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In Egypt, in the holy war,

Put draw their swords to do them good, Was routed and made prisoner:

As doctors cure by letting blood.
The Sultan then, into whose hands
He and his army fell, demands

NO feared conscience is fo fell
A thousand weight of gold, to free

As that which has been burnt with zeal; And let them all at liberty.

For Christian charity 's as well The king pays down one half o'th' nail, A great impediment to zeal, And for the other offers bail,

As zcal a pestilent disease
The pyx, and in 't the eucharist,

To Christian charity and peace,
The body of our Saviour Christ.
The Turk confider'd, and allow'd

AS thistles wear the softest dotvn,
The king's security for good :

To hide their prickles till they 're growtg. Such credit had the Christian zeal,

And then declare themselves, and tear In those days, with an Infidel,

Whatever ventures to come near; That will not pass for two pence now,

So a linooth knave does greater feats Among themselves, 'tis grown fo low.

Than one that idly rails and threats,

And all the mischief that he meant
THOSE that go up-hill use to bow

Does, like a rattle-snake, prevent.
Their bodies forward, and stoop low,
To poise themselves, and sometimes creep, MAN is supreme lord and master
When th' way is difficult and steep:

Of his own ruin and disaster;
So those at court, that do address

Controls his fate, but nothing less By low ignoble offices;

In ordering his own happiness; Can ftoop to any thing that's bare,

For all his care and providenco To wriggle into trust and grace;

Is too, too feeble a defence Are like to rise to greatness sooner

To render it secure and certain Than those cliat go by worth and honour.

Against the injuries of Fortune;

And oft, in spite of all his wit,
ALL acts of grace, and pardon, and oblivion, Is loft with one unlucky hit,
Are meant of services that are forgiven,

And ruin'd with a circumstance,
And not of crimes delinquents have committed,

And mere punctilio, of chance.
And rather been rewarded than acquitted.
LIONS are kings of beasts, and yet their power

DAME Fortune, rome men's tutelar,

Takes charge of them, without their care; Is 110t to rule and govern, but devour: Such lavage kings all tyrants are, and they

Does all their drudgery and work, No better than mere beasts that do obey.

Like Fairies, for them in the dark ;

Conducts them blindfold, and advances NOTHING 's more dull and negligent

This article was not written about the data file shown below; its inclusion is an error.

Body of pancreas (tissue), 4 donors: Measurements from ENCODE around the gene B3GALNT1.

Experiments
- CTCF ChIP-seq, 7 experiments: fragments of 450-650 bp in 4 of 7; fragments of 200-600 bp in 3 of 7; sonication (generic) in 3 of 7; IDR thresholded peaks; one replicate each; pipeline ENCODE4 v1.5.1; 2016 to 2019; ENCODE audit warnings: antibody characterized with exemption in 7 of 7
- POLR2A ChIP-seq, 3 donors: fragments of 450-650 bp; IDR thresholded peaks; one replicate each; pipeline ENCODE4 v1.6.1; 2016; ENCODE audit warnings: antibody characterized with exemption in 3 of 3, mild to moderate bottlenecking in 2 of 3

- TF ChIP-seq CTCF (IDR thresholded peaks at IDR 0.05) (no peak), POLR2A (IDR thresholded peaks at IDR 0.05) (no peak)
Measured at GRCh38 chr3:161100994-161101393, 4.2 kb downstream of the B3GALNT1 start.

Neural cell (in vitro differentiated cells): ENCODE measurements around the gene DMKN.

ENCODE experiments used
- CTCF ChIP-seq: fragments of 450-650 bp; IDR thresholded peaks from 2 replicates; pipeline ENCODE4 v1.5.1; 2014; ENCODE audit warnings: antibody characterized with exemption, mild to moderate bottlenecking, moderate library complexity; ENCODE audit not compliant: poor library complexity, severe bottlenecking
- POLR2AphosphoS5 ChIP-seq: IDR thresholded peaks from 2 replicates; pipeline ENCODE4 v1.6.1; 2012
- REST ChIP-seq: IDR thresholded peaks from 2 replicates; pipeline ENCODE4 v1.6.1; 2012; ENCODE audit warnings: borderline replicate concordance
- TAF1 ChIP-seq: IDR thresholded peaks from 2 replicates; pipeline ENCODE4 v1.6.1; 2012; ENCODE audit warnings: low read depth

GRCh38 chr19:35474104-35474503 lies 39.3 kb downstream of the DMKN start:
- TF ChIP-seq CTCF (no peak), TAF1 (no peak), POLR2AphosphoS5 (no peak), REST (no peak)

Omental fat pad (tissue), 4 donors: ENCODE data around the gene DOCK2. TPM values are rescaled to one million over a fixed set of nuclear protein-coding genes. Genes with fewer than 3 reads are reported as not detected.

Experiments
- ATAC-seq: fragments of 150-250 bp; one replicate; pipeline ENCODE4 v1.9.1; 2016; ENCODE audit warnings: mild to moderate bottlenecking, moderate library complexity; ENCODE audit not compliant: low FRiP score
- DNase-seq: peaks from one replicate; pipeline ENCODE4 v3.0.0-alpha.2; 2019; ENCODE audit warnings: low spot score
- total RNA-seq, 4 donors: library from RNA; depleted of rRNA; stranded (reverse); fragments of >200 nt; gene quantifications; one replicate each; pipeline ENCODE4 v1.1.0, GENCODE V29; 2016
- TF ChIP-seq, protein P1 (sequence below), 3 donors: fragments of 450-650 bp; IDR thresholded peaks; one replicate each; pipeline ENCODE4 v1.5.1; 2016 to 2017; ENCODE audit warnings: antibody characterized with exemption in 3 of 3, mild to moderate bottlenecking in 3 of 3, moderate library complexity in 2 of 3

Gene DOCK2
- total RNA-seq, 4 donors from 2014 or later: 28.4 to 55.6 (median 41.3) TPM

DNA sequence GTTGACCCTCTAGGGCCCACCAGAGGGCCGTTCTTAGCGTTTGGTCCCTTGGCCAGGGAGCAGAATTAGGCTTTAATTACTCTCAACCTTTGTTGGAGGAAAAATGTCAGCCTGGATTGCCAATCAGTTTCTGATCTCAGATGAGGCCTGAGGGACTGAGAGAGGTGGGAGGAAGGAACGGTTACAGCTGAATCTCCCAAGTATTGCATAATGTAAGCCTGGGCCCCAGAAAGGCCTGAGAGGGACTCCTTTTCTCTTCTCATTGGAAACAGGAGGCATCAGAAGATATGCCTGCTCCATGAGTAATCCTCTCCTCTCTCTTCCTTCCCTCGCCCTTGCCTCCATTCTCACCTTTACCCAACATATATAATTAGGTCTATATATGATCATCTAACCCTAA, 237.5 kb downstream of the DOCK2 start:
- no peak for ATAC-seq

The naturals by blinder chances; Than an old lazy government,

While others by desert or wit That knows no interest of state,

Could never make the matter hit, But such as serves a present strait,

But still, the better they deserve,
And, to patch up, or Thist, will close

Are but the abler thought to starve.
Or break alike, with friends or foes ;
That runs behind-hand, and has spent

GREAT wits have only been preferr'de Its credit to the last extent ;

In princes' trains to be interr'd, And, the first lime 'tis at a loss,

And, when they cost them nothing, plac'l Has not one true friend nor one cross.

Among their followers not the last;

But while they liv'd were far enough
THE Devil was the first o?th' name

From all admittances kept off.
From whom the race of rebels came,
Who was the first bold undertaker

AS gold, that's proof against ti' afrage Of bearing arms against his Maker,

Upon the touchstone wears away, And, though miscarrying in th'ev

event,

And having stood the greater test, Was never yet known to repent,

Is overmaster'd by the least; Though tumbled from the top of bliss

So some men, having stood the hate Down to the bottomless abyss;

And spiteful cruelty of Fate, A property which, from their prince,

Transported with a false caress The family owns ever since,

Of unacepiainted happiness, And therefore ne'er repent the evil

Loft to humanity and sense, They do or suffer, like the devil.

Have fall’n as low as infolence THE worst of rebels never arna

INNOCENCE is a defence To do their king or country bains

For nothing else but paliences

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But, when 'tis settled on the lee,
And froin th' impurer matter free,
Becomes the richer still the older,
And proves the pleasanter the colder,

THE motions of the earth or lun, (The Lord knows which) that turn, or run, Are both perform'd by fies and ftants, And so are thoie of lovers' healis, Which, though they keep no even pace, Move true and constant to one place.

LOVE is too great a happiness For wretched mortals to poilets; For, could it hold inviolate Against those cruelties of Fate Which all felicities below By rigid laws are subject to, It would become a bliss too high For perithing mortality, Translate to earth the joys above; For nothing goes to heaven but love.

ALL wild but generous creatures live, of course, As if they had ag eed for better or worse : The lion 's constant to his only miss, And never leaves his faithful lionels; And the as chaste and true to him again, As virtuous ladies use to be to men. The docile and ingenuous elephant, T' his own and only female is gallant; And the as true and constant to his bed, That firft cojoy'd her single maidenhead; But palıry rams, and bulls, and goats, and boars, Are never faiisfy'd with new amours; As all poliroons with us delight to range, And, thougli but for the woril of all, to change.